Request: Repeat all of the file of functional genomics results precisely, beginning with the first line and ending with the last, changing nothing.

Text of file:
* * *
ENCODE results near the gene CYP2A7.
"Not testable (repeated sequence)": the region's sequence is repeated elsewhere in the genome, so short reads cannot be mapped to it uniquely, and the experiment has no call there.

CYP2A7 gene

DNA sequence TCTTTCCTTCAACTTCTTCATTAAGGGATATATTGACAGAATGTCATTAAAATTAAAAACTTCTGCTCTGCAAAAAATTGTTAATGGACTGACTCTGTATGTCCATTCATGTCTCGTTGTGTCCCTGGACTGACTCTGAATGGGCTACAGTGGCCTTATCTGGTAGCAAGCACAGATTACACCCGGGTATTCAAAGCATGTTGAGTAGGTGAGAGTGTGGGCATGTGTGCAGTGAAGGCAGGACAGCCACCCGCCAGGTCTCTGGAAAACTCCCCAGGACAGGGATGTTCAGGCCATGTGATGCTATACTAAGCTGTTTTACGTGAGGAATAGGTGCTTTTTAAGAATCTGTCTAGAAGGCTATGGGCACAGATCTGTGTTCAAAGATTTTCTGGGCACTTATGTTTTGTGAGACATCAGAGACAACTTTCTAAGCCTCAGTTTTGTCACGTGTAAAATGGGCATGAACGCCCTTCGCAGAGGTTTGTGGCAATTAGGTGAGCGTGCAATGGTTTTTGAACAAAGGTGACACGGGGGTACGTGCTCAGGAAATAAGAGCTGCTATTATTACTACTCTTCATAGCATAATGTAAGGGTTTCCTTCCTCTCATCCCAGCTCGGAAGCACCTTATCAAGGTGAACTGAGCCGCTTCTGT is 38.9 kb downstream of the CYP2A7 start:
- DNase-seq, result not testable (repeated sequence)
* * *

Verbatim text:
ENCODE results near the gene CYP2A7.
"Not testable (repeated sequence)": the region's sequence is repeated elsewhere in the genome, so short reads cannot be mapped to it uniquely, and the experiment has no call there.

CYP2A7 gene

DNA sequence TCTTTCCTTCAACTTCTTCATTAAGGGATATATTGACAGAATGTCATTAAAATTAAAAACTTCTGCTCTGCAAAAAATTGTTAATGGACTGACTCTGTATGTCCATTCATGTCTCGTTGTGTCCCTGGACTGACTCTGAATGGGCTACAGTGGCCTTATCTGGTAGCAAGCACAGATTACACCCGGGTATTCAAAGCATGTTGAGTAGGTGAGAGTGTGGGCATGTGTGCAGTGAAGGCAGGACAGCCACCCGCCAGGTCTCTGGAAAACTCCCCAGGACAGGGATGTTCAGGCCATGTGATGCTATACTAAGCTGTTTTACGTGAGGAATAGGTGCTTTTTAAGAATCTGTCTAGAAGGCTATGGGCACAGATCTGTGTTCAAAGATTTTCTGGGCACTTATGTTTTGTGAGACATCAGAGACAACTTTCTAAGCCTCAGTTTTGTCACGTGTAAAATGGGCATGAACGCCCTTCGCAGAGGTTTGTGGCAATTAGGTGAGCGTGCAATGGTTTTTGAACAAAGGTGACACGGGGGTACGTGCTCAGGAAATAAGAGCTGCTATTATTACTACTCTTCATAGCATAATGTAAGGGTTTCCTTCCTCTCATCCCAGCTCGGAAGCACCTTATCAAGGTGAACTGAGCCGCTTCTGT is 38.9 kb downstream of the CYP2A7 start:
- DNase-seq, result not testable (repeated sequence)